I was hoping that they'd show the same remixed Jaws 2 trailer that played during last year's Triple Ripper.  They did, and I'm very glad because I have no words to describe it.  You're just going to have to see it for yourself.  Apparently, a rogue projectionist got their hands on a Jaws 2 trailer at some point and they spliced and edited it to create a bizarre, one-of-a-kind piece of film.  Enjoy.

Speaking of Jaws, the last trailer I want to talk about was for an adult film from 1976 called Gums, which was apparently a parody that was released just one year after the Spielberg classic.  I'm not going to link to it on here, but you can find it for free pretty easily on Google.  I didn't watch any of them and I can't vouch for their security, so stream at your own risk.  I didn't even know that adult films had trailers, but I've got to admit that this one was pretty damn funny.  The trailer was mostly a guy standing outside of a theater interviewing people on the street who had seen the film, including King Kong, with a few clips from the movie in between each person who talked about it.

The first film to hit the screen was one half of the Shaw Brothers 1980 movie Haunted Tales.  The movie that this story was taken from is described as an anthology film, so I was expecting a relatively short story like the segments in Creepshow or Twilight Zone: The Movie, however that isn't the case.  It'd be more accurate to call Haunted Tales a double feature of short films because it's made up of two separate, unnamed stories.  The first of these two stories was screened for us, and its 55 minute runtime made it only about a half hour shorter than the shortest full-length feature of the night.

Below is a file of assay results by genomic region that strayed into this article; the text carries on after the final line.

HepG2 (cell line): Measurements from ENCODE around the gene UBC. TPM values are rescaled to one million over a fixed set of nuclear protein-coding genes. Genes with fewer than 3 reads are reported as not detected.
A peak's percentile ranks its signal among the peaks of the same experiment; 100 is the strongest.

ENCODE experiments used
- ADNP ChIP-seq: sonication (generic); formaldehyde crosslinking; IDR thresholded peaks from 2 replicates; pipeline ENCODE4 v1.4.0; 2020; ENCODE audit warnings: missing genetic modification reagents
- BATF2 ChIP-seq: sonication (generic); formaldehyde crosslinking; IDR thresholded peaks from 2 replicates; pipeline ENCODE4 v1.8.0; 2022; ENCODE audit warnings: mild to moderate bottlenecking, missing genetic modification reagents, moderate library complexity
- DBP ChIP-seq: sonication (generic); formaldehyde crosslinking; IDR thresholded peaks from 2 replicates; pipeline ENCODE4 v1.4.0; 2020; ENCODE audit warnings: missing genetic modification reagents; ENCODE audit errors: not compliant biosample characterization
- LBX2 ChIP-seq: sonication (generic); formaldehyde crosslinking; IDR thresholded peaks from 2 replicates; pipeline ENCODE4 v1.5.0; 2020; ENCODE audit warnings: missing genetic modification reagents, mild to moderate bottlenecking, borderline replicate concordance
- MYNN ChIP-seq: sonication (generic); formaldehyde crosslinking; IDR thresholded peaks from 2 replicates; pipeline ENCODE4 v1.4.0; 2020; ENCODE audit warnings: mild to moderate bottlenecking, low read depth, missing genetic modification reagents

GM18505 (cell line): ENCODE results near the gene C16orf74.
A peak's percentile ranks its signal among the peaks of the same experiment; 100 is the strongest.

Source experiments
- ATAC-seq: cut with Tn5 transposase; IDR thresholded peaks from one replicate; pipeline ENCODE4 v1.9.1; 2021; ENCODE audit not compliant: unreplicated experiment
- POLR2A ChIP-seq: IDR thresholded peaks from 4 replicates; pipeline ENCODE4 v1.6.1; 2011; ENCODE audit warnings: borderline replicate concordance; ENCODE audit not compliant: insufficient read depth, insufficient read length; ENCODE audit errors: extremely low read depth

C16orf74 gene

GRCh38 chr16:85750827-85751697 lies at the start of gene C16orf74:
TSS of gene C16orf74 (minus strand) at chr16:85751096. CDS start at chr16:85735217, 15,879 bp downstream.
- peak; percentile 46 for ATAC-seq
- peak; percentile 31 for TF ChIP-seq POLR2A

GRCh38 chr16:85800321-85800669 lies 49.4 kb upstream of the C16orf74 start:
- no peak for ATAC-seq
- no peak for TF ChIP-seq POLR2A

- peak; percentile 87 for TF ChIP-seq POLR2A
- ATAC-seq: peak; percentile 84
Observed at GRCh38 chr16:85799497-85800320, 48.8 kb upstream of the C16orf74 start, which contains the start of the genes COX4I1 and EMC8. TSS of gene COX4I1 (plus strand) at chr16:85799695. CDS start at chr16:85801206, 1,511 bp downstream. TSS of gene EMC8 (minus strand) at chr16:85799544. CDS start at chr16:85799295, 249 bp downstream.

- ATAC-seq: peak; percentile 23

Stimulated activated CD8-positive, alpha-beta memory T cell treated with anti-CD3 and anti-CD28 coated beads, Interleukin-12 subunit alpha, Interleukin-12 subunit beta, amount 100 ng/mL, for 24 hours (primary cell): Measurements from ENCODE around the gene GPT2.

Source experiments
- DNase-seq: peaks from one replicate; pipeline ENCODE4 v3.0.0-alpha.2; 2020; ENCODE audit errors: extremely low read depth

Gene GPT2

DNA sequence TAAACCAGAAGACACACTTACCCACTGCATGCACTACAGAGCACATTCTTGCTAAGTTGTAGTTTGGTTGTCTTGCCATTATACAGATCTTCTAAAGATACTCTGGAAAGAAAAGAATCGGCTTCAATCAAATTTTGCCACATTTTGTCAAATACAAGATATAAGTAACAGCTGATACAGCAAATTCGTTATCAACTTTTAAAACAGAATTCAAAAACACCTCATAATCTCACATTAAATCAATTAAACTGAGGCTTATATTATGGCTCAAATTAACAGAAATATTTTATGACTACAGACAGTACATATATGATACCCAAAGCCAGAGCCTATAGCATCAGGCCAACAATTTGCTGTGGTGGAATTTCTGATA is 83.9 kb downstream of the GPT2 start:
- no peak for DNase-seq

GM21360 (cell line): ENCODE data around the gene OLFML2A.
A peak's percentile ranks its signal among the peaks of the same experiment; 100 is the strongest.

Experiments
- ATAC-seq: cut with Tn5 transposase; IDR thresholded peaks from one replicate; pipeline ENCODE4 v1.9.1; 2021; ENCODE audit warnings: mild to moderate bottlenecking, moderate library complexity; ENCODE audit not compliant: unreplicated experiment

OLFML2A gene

The story that we saw was about a newlywed couple who were moving in to their new home which felt like it was a blend of modern art, futuristic, alien and 70's style.  It reminded me a bit of some of the interior shots that you see in A Clockwork Orange.  The wife begins to notice strange things going on, including neighbors who seem to behave as though it's daytime at night (and vice versa), and ghostly children.  These strange occurrences continue to ramp up until it becomes undeniable that her world isn't what it seems.

It's pretty good, but it's a difficult movie to describe.  You can watch the entire movie on YouTube, and if you enjoy horror mysteries and aren't turned off by subtitles, I'd recommend it (though I can't vouch for the second story which I have not seen yet).

This first full movie of Triple Ripper II was a 1983 film from Hong Kong called Red Spell Spells Red.  The version of the film we got to see was edited to remove the scenes that include cruelty to animals.  I wouldn't have bought a ticket to this event at all if this wasn't the case, which is why I didn't go to see the Mahoning screening of Cannibal Holocaust or Make Them Die Slowly earlier this year.  I'm sorry, if you can't tell your story without hurting animals, you're not an artist or a filmmaker.  You're a hack, and even that is giving them far more credit than they deserve.